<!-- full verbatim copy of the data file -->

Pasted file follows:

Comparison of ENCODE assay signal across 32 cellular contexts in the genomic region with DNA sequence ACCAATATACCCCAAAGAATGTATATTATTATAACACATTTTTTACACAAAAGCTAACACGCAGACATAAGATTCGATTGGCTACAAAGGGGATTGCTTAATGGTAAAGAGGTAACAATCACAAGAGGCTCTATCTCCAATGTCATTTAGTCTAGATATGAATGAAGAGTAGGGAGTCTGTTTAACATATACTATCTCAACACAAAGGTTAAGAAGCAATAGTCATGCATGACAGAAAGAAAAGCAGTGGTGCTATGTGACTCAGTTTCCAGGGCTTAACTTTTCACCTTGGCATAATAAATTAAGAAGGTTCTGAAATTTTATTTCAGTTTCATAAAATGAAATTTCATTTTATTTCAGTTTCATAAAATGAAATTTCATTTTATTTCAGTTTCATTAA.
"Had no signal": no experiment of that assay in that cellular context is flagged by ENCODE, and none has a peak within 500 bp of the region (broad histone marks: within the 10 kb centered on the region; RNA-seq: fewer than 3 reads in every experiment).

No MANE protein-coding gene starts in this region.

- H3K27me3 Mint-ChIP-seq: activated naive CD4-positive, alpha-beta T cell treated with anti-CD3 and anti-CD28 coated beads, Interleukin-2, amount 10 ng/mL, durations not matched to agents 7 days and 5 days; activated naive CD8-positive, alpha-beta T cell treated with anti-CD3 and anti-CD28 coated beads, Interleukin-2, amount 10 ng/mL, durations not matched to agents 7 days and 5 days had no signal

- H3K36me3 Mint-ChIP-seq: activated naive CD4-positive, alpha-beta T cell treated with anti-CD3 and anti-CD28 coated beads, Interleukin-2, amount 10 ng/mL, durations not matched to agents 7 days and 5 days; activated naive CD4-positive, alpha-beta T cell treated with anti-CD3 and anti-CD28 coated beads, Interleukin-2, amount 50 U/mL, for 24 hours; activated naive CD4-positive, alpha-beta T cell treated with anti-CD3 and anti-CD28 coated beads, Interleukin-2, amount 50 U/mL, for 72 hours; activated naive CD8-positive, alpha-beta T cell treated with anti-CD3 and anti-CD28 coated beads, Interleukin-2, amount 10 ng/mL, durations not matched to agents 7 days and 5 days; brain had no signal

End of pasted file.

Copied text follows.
Comparison of ENCODE assay signal across 32 cellular contexts in the genomic region with DNA sequence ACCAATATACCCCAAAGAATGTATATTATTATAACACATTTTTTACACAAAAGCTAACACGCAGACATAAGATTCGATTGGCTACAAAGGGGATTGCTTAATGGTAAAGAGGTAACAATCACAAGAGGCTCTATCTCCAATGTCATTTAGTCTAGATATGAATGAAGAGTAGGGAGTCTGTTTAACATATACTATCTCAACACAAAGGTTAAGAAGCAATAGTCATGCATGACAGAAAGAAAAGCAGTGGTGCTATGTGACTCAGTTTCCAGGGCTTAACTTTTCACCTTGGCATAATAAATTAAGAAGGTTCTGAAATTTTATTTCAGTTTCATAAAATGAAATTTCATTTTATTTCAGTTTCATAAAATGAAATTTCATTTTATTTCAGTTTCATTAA.
"Had no signal": no experiment of that assay in that cellular context is flagged by ENCODE, and none has a peak within 500 bp of the region (broad histone marks: within the 10 kb centered on the region; RNA-seq: fewer than 3 reads in every experiment).

No MANE protein-coding gene starts in this region.

- H3K27me3 Mint-ChIP-seq: activated naive CD4-positive, alpha-beta T cell treated with anti-CD3 and anti-CD28 coated beads, Interleukin-2, amount 10 ng/mL, durations not matched to agents 7 days and 5 days; activated naive CD8-positive, alpha-beta T cell treated with anti-CD3 and anti-CD28 coated beads, Interleukin-2, amount 10 ng/mL, durations not matched to agents 7 days and 5 days had no signal

- H3K36me3 Mint-ChIP-seq: activated naive CD4-positive, alpha-beta T cell treated with anti-CD3 and anti-CD28 coated beads, Interleukin-2, amount 10 ng/mL, durations not matched to agents 7 days and 5 days; activated naive CD4-positive, alpha-beta T cell treated with anti-CD3 and anti-CD28 coated beads, Interleukin-2, amount 50 U/mL, for 24 hours; activated naive CD4-positive, alpha-beta T cell treated with anti-CD3 and anti-CD28 coated beads, Interleukin-2, amount 50 U/mL, for 72 hours; activated naive CD8-positive, alpha-beta T cell treated with anti-CD3 and anti-CD28 coated beads, Interleukin-2, amount 10 ng/mL, durations not matched to agents 7 days and 5 days; brain had no signal